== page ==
For whom is this evocative, often brilliant, curiously polite book written? Stanford anthropologist T.M Luhrmann’s, “When God Talks Back,’’ with its promise of a conversation, was sufficient to provoke my seatmate on a recent flight to make several attempts at establishing Christian fellowship with me, so certain was he that the book was a how-to for hearing such divine replies. But the subtitle speaks to a different demographic: “Understanding the American Evangelical Relationship with God.’’ Another kind of how-to, then, aimed at the amiable middle, those who neither believe as deeply as my seatmate nor reject faith so completely that understanding it begins and ends with one word: “false.’’ T. M. Luhrmann’s popularized anthropological study is intended for the rest of us.
Or so, I suspect, her publisher would have us believe. The subtitle is one of the very few misleading lines in “When God Talks Back,’’ a book that is at almost every turn more subtle than its packaging. It’s not, in fact, about anything so vast and diverse as “the American Evangelical Relationship with God.’’ It’s mostly about Luhrmann’s experience as an anthropologist in two outlets of the Vineyard church franchise, a charismatic offshoot of the 1960s and ’70s “Jesus People’’ movement of hippies for Christ. They’re not hippies anymore, but they remain a far cry from the ethos of the largest evangelical denominations such as the Southern Baptist Convention and the Assemblies of God. The over-grand subtitle erases such nuances. Fortunately, Luhrmann’s study itself doesn’t. The best parts of her book tease out the contradictions of prayer in churches that see the Bible as a book in which they are main characters.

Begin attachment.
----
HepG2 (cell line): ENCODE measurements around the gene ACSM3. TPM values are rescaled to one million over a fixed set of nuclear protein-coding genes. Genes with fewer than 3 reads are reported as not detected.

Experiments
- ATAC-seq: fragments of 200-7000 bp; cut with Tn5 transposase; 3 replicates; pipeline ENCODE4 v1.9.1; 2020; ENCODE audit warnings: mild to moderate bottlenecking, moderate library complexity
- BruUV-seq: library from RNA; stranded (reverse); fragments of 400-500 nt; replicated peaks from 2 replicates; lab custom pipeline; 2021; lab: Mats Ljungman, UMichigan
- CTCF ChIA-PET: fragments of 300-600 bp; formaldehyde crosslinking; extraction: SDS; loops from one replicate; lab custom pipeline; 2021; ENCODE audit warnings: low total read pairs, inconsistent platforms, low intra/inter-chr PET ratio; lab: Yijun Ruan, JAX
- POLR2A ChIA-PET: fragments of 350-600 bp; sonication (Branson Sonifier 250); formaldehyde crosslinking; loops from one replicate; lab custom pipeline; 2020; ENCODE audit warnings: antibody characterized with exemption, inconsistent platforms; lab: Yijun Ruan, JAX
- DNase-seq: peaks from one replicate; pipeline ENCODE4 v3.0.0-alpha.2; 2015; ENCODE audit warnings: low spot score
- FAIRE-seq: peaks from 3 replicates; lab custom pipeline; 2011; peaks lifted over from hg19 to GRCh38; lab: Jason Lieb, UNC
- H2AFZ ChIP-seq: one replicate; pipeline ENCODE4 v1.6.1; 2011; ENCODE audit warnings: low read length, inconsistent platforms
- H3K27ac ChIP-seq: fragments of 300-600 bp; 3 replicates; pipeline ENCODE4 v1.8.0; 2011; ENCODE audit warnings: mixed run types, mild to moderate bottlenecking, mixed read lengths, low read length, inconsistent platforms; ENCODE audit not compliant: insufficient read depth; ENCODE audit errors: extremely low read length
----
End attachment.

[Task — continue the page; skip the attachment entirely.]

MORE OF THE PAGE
Luhrmann is often such a fine writer that you may begin to see them in a similar light, even as “When God Talks Back’’ will likely appear as a funhouse mirror to the near-majority of Americans for whom an “evangelical relationship with God’’ is simply a fact of life, not an oddity requiring explanation. “ ‘Words, words, words,’ ’’ Alice, an evangelical engineering student declares, apparently in response to Luhrmann’s too-scholarly questions. “ ‘It’s the relationship that counts.’ ’’ For the committed atheists who define themselves against that relationship, meanwhile, the most salient line of the book comes in a discussion of “practicing the experience of feeling loved by God’’: “It is a remarkably effective system,’’ writes Luhr mann, eyebrow arched, “if you can take it seriously.’’
Usually Luhrmann does, and she seems confident that she will find readers outside of evangelicalism who will do so as well. Her goal, she writes, is “simply to help readers understand the problem of presence’’ - God’s, that is - “and to explain how, in this day and age, people are nonetheless able to identify that presence and to experience it as real.’’ Her method might be best described as gently anthropological, strong on narrative and light on theory. It is gentle, too, in the sense of what’s withheld. She describes her subjects, most of whom we encounter not as characters but as respectfully interviewed informants, as theologically conservative. She’s not interested in political conservatism, though she notes that it’s often one of the fruits of such a perspective. This book isn’t about that.
“Intimate’’ is the term Luhrmann uses most often to describe the religious lives of her subjects, most of whom would probably prefer “spiritual’’ to “religious,’’ a term they associate with rituals and rules, not “vivid, silly intimacy,’’ a God who wants “to be intimate with each of us, as if he were a buddy,’’ through churches that “emphasize intimacy, not historical understanding.’’ They crave a more liberated, looser, more personal relationship with the divine. “It’s a love story,’’ one of Luhrmann’s informants says of her relationship to God. They go on “date nights’’ with Him, snuggle with Him, ask Him if they look fat, and giggle at His jokes.